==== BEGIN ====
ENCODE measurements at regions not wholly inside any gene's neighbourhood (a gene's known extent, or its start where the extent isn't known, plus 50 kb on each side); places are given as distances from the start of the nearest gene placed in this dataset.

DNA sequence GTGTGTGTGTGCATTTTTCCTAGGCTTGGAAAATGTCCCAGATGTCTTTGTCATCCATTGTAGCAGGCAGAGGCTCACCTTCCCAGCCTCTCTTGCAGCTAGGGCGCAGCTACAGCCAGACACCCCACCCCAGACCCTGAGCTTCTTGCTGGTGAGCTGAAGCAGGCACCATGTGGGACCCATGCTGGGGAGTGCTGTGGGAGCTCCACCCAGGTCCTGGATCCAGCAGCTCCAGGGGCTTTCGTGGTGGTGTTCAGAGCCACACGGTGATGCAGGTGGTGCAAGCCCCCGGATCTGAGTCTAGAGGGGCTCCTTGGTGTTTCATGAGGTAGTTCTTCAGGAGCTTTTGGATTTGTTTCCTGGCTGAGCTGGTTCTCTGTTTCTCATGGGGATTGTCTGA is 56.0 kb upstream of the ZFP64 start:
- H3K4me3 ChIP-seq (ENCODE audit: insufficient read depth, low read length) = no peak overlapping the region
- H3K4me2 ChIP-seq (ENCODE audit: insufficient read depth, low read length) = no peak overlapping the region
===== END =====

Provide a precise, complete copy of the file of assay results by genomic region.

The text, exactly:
ENCODE measurements at regions not wholly inside any gene's neighbourhood (a gene's known extent, or its start where the extent isn't known, plus 50 kb on each side); places are given as distances from the start of the nearest gene placed in this dataset.

DNA sequence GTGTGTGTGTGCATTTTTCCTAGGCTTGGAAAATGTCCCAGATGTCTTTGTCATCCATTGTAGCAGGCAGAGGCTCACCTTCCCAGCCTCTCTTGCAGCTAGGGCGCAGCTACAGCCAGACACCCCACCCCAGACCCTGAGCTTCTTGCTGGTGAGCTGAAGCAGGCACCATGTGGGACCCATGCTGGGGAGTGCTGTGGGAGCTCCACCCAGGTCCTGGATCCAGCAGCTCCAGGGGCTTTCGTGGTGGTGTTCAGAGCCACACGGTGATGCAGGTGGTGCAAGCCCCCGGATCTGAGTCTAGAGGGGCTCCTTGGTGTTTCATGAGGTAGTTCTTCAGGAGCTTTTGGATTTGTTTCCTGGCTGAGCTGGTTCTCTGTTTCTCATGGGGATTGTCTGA is 56.0 kb upstream of the ZFP64 start:
- H3K4me3 ChIP-seq (ENCODE audit: insufficient read depth, low read length) = no peak overlapping the region
- H3K4me2 ChIP-seq (ENCODE audit: insufficient read depth, low read length) = no peak overlapping the region